Again, this lets the bacteria, really get to work(misconception is the yeast adds the sour flavor, nope, think yogurt!)
       
      Now on the next day, heat up whatever form of oven you plan to use. We used a brick oven but if you just have a normal oven, that is fine. Crank it to 450 degrees Fahrenheit.
       
      If you have not bouled your bread yet, go back and watch the video and break the dough down into three balls of abut 333 grams. Then place the balls on a lightly greased sheet pan. Let sit for about 45 minutes to 1 hour.

      If you have used the fancy bowls then turn the the bread out on a lightly greased sheet pan, without the bowl and let temper for 15-30 minutes.
       
       
      If your oven is steam injected, build up a good blast of steam.
       
      If not, throw in a few ice cubes and close the door or put a bath of hot water inside.
       
      The steam is what creates the sexy crust!
       
      Let it build up for a few minutes!
       
      Right before you put the bread into the oven use a bread razor to slice the top of the bread.
       
      Place the dough balls into the oven and douse with another blast of steam or ice and close the oven.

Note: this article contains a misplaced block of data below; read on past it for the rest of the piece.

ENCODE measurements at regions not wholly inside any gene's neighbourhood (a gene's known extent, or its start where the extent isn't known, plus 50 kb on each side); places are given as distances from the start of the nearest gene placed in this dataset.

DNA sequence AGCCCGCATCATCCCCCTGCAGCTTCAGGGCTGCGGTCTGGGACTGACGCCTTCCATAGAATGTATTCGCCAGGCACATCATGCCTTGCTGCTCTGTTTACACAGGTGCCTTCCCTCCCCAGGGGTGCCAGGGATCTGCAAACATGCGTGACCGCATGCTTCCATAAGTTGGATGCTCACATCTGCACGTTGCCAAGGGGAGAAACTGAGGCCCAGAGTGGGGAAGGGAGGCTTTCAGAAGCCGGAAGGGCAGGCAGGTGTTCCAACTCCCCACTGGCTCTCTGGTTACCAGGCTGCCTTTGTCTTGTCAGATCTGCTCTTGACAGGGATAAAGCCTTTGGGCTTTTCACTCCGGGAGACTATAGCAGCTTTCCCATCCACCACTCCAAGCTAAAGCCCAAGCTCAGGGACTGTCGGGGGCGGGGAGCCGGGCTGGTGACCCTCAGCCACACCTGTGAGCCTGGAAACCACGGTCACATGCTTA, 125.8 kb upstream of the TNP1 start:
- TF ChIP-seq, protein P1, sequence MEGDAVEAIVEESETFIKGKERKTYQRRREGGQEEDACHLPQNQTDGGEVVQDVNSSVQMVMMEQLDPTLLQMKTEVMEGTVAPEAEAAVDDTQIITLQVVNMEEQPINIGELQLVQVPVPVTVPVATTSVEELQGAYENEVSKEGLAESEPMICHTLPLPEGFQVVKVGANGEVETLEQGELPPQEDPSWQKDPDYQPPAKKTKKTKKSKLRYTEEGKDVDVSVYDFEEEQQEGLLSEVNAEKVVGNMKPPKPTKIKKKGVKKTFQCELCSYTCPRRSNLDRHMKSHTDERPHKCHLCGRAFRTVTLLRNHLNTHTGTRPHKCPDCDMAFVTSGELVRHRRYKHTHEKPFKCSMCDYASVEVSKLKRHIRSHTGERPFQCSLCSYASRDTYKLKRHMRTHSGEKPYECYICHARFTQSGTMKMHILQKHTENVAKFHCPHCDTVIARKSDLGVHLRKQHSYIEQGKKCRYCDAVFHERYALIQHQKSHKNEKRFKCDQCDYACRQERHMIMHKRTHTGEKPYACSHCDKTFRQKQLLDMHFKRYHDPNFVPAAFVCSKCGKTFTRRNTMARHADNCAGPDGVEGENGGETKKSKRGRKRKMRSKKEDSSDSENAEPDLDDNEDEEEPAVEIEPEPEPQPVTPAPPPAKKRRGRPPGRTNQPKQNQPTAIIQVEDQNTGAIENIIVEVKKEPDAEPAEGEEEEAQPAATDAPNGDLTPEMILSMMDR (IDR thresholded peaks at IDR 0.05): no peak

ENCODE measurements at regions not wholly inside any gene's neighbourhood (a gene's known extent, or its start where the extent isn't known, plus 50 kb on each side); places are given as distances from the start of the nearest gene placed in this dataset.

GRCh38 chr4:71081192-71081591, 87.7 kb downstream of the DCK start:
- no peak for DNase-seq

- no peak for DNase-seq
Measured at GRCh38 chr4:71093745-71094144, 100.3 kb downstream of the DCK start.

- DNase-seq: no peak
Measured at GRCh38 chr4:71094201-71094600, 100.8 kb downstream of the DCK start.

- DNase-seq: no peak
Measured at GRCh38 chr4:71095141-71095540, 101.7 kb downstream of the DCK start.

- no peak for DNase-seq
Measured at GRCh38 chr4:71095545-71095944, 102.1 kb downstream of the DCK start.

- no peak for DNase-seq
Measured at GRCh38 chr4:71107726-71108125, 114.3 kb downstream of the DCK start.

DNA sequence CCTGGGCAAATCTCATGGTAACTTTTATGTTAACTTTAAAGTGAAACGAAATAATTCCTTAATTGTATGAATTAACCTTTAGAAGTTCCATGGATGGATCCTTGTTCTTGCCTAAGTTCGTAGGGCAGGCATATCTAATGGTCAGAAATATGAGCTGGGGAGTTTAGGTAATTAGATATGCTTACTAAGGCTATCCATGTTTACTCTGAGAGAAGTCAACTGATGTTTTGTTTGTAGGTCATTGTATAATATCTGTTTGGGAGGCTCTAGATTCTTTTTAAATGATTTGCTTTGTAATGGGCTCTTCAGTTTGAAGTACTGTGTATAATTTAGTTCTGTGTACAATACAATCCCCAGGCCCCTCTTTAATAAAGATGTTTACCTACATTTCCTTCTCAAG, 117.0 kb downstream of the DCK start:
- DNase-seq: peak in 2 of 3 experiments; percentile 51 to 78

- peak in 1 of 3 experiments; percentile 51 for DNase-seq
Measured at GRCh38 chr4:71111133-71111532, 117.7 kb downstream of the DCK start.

Let them bake for 13 minutes at 450 degrees. Then turn the loaves and bake for another 10 minutes.
       
      Remove when the crust is as dark as you want and the internal temperature exceeds 190 degrees Fahrenheit.
       
      Now pull out and make sure to let cool off of the sheet pan with room to breath underneath. You don't want your crust steaming!
       
      Now here is the hardest part, wait at least 20 minutes before getting into the bread. Also, cutting into bread to early really seems to come out poorly. I would rip the bread until 1-2 hours has passed.
       
      Now serve it with your favorite butter, goat butter or whipped duck fat!
       
  • Recently Browsing   0 members

    No registered users viewing this page.

×